By David Dietrich
Part 5: Congress versus a ConventionIn Part 4 of our series we anticipated addressing the arguments of the nay-sayers and demonstrating why they are wrong to suggest, in effect, that we ignore this vital part of our Constitution. While we intend to present that essay shortly, we decided to take a slight detour at this time, instead making clear the distinction between the Article V authorities of Congress and a Convention.
In our friendly debate on the Article V question on 22 December on WFYL Radio, Pastor David Whitney, Senior Instructor at the Institute on the Constitution, insisted that an Article V Convention will become a “plenipotentiary convention” empowered to not just amend the Constitution but replace it as well; ostensibly following the precedent set by the 1787 Philadelphia convention. Does this charge stand up to logic and reason? Let’s see.
We all know the familiar story: in 1787, in the waning days of the convention, it was noted that only Congress had been given the authority to propose amendments to the Constitution. George Mason, of “let’s have a Bill of Rights” fame, pointed out the possibility that Congress might refuse to draft and forward amendments that were truly needed. What then? There should be a way for the states to also propose amendments. As resolved by Edmund Randolph (13), “provision ought to be made for the amendment of the Articles of Union, whensoever it shall seem necessary; and that the assent of the National Legislature ought not to be required thereto.” Thus was born the “Article V Convention.”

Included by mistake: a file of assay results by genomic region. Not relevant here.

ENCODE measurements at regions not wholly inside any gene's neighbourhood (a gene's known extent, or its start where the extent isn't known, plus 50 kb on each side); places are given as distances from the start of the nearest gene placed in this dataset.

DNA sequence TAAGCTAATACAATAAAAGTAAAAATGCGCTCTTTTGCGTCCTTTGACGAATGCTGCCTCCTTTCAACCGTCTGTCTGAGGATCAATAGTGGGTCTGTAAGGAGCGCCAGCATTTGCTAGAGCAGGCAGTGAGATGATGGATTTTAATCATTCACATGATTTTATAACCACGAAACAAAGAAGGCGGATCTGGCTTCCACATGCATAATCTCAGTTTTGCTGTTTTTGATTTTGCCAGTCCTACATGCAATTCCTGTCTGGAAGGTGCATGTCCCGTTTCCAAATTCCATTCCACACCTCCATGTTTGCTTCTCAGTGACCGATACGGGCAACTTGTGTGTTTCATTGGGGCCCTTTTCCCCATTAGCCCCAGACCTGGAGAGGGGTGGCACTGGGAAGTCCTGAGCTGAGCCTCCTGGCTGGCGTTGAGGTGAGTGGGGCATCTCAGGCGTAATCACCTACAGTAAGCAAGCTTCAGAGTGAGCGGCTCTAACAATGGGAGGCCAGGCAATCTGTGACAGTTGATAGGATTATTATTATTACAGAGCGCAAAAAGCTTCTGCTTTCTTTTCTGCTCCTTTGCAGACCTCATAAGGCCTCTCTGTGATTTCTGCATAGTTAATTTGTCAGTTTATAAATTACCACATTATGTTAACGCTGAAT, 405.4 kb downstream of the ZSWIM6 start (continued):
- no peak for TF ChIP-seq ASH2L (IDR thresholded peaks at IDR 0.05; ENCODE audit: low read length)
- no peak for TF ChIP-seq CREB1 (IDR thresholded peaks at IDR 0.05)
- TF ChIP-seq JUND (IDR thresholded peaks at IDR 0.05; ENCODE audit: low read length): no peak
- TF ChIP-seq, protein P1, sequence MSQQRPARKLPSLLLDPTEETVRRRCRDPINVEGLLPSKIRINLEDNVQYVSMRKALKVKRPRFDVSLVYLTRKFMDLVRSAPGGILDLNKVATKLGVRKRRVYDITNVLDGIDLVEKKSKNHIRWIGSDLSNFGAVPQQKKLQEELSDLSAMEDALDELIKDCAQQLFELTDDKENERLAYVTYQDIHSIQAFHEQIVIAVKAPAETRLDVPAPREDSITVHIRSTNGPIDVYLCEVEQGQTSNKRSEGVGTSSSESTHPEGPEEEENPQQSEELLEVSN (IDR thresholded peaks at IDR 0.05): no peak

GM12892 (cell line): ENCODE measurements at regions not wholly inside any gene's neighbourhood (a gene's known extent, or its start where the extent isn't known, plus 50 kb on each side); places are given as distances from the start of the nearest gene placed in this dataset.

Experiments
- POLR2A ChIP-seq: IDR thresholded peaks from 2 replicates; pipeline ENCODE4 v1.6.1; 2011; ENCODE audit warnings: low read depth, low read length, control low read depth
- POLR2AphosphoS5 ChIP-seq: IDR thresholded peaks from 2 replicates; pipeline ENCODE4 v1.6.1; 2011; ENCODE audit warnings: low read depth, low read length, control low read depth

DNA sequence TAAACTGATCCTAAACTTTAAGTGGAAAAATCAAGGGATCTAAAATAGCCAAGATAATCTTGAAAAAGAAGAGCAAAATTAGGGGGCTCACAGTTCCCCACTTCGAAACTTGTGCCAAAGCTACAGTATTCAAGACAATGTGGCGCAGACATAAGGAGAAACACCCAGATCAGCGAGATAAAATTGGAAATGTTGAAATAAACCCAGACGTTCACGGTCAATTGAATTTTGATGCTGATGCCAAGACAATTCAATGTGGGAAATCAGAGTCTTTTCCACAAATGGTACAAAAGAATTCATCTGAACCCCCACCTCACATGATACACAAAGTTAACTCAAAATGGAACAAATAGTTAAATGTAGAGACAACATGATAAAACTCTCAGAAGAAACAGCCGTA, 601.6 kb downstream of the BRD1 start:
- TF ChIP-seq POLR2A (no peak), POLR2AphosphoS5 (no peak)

It should be clear from the outset that this second method of proposing amendments was intended to be equivalent to the power given Congress; a single method could result in a bottleneck; a second, equivalent method could bypass the bottleneck. As regards the proposing of amendments, neither Congress nor the states were intended to have more power than the other. There were two exceptions: Congress was given responsibility to call a convention and it was given authority to propose the method by which an amendment was to be ratified, whether by the state legislatures or by conventions in the several states convened for that purpose. But in all other respects, the two methods of proposing amendments were to be equivalent, a conclusion reached not only from the words of Article V, but also from the plain reading of the historical record. With that in mind, let’s first examine the way Congress employs this power.